By Tom Damm
I didn’t hear Ryan Seacrest mention the Chesapeake Bay as the ball dropped in Times Square Monday night. But he seemed to be the only one who didn’t have something to say about the Bay as 2012 wound to a close.
In December alone, there were Bay-friendly announcements from the District of Columbia and Lancaster and Scranton in Pennsylvania, along with news from West Virginia about a treatment plant that will account for a big chunk of the state’s pollution-cutting pledge.
And it isn’t just the Bay that will benefit from these cork-popping developments. Local rivers and streams in these communities will also run cleaner as a result.
In Scranton, the U.S. and Pennsylvania announced a settlement with the Scranton Sewer Authority on a long-term solution that will reduce millions of gallons of contaminated stormwater overflows into the Lackawanna River and local streams, all part of the Bay watershed.
In Lancaster, the National Fish and Wildlife Foundation and EPA announced more than $1.8 million in grants for projects to reduce water pollution and improve habitats.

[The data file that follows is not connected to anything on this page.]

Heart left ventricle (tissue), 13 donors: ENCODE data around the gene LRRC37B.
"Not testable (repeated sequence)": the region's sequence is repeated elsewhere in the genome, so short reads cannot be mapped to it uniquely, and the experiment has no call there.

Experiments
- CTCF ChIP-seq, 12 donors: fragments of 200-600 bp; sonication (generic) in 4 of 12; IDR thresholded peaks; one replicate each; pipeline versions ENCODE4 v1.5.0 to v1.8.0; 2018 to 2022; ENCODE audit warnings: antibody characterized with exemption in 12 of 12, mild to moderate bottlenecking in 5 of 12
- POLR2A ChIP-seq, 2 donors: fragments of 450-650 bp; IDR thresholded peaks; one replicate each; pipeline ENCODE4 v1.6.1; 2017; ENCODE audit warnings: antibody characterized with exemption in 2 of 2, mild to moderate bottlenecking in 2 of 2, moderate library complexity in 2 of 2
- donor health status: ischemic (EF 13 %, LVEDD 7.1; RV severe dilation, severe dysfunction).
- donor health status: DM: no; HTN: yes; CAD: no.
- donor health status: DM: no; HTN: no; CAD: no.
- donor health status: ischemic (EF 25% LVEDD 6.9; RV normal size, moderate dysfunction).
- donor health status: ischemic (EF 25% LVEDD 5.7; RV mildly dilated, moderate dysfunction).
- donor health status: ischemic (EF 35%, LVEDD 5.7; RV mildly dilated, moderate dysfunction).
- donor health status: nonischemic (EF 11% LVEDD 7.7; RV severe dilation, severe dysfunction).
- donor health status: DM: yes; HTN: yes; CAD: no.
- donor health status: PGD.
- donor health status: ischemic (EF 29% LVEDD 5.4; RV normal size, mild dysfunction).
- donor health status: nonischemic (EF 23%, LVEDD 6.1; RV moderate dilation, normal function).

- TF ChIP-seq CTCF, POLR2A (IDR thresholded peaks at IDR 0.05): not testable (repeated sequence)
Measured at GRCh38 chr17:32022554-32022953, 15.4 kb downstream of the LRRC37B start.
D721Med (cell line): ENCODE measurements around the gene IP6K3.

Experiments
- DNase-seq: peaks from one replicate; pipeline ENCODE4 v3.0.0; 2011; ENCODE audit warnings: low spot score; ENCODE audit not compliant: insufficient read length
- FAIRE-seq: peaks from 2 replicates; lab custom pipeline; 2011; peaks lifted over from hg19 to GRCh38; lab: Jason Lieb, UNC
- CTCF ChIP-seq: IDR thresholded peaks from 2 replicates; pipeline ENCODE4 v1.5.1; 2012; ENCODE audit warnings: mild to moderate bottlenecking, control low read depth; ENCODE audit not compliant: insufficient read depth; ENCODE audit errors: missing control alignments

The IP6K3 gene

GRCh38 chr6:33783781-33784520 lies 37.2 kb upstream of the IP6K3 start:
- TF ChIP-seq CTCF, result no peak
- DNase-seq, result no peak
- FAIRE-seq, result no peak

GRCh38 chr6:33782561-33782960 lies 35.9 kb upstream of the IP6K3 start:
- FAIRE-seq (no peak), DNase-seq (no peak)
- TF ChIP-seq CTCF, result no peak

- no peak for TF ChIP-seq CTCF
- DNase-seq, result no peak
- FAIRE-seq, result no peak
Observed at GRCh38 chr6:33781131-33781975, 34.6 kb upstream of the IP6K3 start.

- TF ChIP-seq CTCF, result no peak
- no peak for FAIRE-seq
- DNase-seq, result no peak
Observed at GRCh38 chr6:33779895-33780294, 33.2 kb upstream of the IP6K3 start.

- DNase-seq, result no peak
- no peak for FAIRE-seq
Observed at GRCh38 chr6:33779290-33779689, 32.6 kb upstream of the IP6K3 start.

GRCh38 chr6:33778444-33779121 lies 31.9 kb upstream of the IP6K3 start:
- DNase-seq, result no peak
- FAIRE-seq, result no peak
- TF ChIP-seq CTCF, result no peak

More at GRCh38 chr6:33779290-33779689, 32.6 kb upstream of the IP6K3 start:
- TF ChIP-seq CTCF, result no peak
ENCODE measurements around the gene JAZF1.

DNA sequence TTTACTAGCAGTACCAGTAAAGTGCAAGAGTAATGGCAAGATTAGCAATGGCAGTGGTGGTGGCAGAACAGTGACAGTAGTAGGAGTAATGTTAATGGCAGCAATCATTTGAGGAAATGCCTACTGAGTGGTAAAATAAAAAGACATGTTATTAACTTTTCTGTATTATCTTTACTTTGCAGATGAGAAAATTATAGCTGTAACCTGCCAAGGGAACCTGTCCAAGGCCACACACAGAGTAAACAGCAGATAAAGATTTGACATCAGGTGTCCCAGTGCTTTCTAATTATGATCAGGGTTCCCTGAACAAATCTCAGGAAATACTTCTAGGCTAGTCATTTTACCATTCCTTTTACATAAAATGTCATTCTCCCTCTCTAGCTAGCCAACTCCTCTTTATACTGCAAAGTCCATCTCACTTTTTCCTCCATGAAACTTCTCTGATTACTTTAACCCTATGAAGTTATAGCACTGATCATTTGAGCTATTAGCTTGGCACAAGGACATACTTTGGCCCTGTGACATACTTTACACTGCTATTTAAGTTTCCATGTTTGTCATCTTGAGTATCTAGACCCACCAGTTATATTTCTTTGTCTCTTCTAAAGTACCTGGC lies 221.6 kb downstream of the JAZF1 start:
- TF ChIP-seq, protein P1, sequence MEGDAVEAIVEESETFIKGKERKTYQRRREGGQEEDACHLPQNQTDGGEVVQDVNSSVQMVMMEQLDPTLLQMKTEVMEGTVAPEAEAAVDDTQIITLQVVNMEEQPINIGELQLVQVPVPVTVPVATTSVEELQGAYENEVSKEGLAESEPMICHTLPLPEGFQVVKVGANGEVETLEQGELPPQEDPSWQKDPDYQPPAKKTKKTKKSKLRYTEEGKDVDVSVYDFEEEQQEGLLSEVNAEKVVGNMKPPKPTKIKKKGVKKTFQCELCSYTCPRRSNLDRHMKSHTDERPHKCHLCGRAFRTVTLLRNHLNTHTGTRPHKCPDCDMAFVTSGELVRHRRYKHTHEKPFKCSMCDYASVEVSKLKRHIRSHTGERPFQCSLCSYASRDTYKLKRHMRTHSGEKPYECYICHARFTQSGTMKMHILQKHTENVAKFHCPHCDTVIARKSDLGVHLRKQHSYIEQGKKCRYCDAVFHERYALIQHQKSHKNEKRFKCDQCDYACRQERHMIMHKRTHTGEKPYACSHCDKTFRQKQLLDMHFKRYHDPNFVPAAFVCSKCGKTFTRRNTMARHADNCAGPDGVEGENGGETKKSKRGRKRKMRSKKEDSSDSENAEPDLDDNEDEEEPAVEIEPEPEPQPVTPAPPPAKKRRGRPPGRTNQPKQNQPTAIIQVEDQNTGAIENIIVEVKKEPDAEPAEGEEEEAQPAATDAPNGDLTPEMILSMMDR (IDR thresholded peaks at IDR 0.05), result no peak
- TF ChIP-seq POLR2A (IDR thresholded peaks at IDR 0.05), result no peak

In the nation’s capital, EPA, the District and DC Water signed a major partnership agreement to include green infrastructure techniques in the city’s steps to control stormwater pollution.
And in West Virginia, it was reported that when the new $40 million Moorefield Regional Wastewater Treatment Plant opens later in 2013, it will gobble up huge amounts of pollutants that are now impacting local water quality and the Bay.
Check out our Chesapeake Bay TMDL web site for more announcements about actions by partners to make the new year a good one for the network of Chesapeake Bay waterways.
About the Author: Tom Damm has been with EPA since 2002 and now serves as communications coordinator for the region’s Water Protection Division.